3 Warren Buffett Dividend Stocks to Buy in July 2023
Berkshire Hathaway (BRK.B) chairman and legendary value investor Warren Buffett has an interesting relationship with dividends. While the conglomerate collects billions in dividends every year – $6.04 billion to be precise in 2022 – it does not pay dividends.
In fact, Berkshire Hathaway has never paid a dividend in its history even as it repurchases shares often. Between 2020 and 2021, Berkshire repurchased around $50 billion worth of its shares as Buffett wasn’t able to find other attractive avenues to deploy capital.
Berkshire Hathaway stock underperformed the markets by a wide margin in 2019 and 2020 partially because Buffett wasn’t able to find ways to invest the record cash on the company’s balance sheet. Value stocks underperformed growth stocks over that time frame.
However, Berkshire Hathaway stock outperformed the markets in 2021 and 2022 as value stocks staged a rebound.
Currently, I believe, Chevron (CVX), Citigroup (C), and Coca-Cola (KO) are three Warren Buffett dividend stocks that look like good buys in July 2023.
Chevron looks like a good dividend stock to buy
Over the last couple of years, Buffett has spent billions buying shares of two energy companies – Chevron and Occidental Petroleum (OXY), which are now the conglomerate’s fifth and sixth largest holdings respectively.
Berkshire holds a 7.1% stake in Chevron which at current prices is valued at above $20 billion. The stock has a dividend yield of 3.9% which looks quite attractive.
Chevron stock has lost almost 14% so far in 2023 which is not surprising as energy prices have slumped this year amid concerns over macroeconomic slowdown. While the energy sector was the best-performing S&P 500 (SPY) sector in 2022 it has sagged this year. Oil and gas ETFs are also in the red in 2023, tracking energy prices lower.
However, I believe the medium-term outlook for energy prices looks reasonably strong as The Organization of the Petroleum Exporting Countries (OPEC) has been maintaining supply discipline – unlike in the past when member states prioritized market share over profits.
Also, as China’s economic growth has sputtered, most analysts believe that the country would come up with a stimulus to support its economy which would be positive for commodities including oil.
Chevron trades at a forward enterprise value-to-EBITDA multiple of 5.87x which looks reasonable, and with a healthy dividend yield, I find it an attractive stock.
Citigroup’s dividend yield of 4.3% looks attractive
While Buffett has exited Bank of New York Mellon (BK), U.S. Bancorp (USB), Wells Fargo (WFC), JPMorgan Chase (JPM), and Goldman Sachs (GS) over the last couple of years, he has bought more shares of Bank of America (BAC) and opened a new position in Citigroup.
While banks in general are known for their generous dividends, Citigroup’s dividend yield of 4.41% is better than many of its peers. JPMorgan Chase and Bank of America for instance have dividend yields of 2.61% and 2.99% respectively:
Along with a healthy dividend yield, Citigroup is also attractively valued as its price-to-book value multiple is 0.47x. The bank is undergoing a transformation under its CEO Jane Fraser and has exited multiple international markets in a bid to focus on bigger and more profitable businesses.
I believe that the banking sector, which saw a selling spree amid the regional bank crisis is due for rerating as the larger US banks look healthy despite the macroeconomic slowdown. The sector might see buying support in the coming months as the beaten-down sectors play catchup with tech stocks.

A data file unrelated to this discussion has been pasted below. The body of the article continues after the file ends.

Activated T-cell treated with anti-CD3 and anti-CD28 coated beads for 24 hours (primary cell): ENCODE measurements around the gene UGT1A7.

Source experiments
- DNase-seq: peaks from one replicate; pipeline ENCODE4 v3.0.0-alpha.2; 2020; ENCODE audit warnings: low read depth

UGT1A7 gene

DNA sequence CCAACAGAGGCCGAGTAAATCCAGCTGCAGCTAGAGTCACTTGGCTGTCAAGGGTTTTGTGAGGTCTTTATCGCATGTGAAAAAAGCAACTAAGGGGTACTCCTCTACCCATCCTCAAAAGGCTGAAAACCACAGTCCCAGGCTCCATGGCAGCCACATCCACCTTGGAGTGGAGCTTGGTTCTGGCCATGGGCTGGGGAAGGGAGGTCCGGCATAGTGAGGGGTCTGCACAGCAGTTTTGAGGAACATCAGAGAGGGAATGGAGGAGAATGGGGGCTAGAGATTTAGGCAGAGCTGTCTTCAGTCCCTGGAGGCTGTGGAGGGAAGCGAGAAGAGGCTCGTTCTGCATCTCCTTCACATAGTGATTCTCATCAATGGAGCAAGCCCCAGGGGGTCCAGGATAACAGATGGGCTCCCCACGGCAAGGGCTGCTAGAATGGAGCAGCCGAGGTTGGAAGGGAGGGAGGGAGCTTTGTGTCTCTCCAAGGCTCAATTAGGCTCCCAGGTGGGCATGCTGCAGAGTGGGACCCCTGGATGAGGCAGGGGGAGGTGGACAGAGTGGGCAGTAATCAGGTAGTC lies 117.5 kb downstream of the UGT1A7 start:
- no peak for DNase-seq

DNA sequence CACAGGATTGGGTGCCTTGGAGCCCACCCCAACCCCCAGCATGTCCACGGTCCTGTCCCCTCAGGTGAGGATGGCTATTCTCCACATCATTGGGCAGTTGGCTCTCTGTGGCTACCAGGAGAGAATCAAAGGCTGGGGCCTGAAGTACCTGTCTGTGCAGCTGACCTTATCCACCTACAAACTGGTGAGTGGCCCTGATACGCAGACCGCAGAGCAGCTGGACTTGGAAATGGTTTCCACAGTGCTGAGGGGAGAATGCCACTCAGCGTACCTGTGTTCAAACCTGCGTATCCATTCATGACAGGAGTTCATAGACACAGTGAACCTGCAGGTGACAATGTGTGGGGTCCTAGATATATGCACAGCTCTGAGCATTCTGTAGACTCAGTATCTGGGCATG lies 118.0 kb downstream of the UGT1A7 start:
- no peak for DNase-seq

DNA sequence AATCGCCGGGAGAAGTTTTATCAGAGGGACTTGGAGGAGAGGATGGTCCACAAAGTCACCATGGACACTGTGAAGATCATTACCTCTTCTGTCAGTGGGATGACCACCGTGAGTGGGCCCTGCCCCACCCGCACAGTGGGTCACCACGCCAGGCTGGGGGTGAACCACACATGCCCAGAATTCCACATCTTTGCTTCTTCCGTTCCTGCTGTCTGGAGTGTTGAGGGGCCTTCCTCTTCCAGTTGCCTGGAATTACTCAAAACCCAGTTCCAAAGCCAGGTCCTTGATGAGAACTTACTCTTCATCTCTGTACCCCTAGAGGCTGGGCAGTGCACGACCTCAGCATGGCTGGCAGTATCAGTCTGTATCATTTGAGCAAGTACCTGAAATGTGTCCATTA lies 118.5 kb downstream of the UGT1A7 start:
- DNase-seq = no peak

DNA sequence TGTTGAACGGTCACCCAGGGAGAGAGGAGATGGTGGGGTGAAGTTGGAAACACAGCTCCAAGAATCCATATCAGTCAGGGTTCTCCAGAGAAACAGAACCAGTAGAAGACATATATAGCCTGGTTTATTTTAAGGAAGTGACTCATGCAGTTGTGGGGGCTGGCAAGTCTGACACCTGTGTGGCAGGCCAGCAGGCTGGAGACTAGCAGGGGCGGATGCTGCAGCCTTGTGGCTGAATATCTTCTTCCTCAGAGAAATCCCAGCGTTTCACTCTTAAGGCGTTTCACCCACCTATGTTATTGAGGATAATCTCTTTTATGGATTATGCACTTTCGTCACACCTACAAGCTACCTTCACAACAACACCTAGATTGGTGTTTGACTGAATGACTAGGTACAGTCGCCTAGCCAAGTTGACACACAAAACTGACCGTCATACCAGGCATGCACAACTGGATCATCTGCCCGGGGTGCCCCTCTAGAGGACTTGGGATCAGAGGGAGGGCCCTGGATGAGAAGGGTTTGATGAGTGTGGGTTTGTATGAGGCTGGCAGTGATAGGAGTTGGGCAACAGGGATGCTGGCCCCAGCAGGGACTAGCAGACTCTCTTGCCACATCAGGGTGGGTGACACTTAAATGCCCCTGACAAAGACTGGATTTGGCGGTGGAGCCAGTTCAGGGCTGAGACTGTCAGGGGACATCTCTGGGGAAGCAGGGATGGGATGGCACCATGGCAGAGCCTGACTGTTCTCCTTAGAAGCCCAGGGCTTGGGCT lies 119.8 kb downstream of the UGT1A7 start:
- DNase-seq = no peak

Given its low valuations, I believe, Citigroup stock could be a good buy, especially for dividend investors.
Coca-Cola is a long-time Buffett holding
Coca-Cola and American Express (AXP) are among the stocks Buffett has held the longest. Coca-Cola has actually been holding Coca-Cola since 1988. Buffett has faced flak though for holding onto Coca-Cola despite the stock’s underperformance. However, I believe Coca-Cola is a good dividend stock to buy given its stable dividend – unlike some of the other companies which tend to lower their dividends during periods of economic turmoil.
For instance, while many companies either suspended or lowered their dividends in 2020 amid the COVID-19 pandemic, Coca-Cola actually increased them from $1.60 to $1.64. Currently, the stock offers a nearly 3% dividend yield. While the dividend yield might not sound that attractive it is still about twice the S&P 500’s dividend yield. Where Coca-Cola scores big is stability and consistency as the global beverage giant has increased its dividend for 61 straight years.
Wall Street analysts currently rate Coca-Cola’s stock a Strong Buy:
Of the 14 analysts that cover KO, 11 rate it a Strong Buy, 1 a Moderate Buy, and 2 a Hold. None of the analysts has a Sell rating on the stock and it even trades above its street-low target price of $63.
Coca-Cola has a mean target price of $69.93 which is almost 13% above the current prices while the street-high target price of $75 is an upside potential of 21.6%.
While there are valid concerns over falling volumes of carbonated beverages in developed markets, Coca-Cola has been pivoting to healthier alternatives. It remains among the most popular brands globally and was able to demonstrate its pricing power when it hiked prices multiple times over the last couple of years.
From a valuation perspective, KO stock trades at a forward PE multiple of 23.2x which is slightly below its five-year average. While the stock might not deliver stellar returns given its mature business, I believe it can appeal to investors looking for stable dividends.
On the date of publication, Mohit Oberoi had a position in: SPY, BRK.B, C. All information and data in this article is solely for informational purposes. For more information please view the Barchart Disclosure Policy here.
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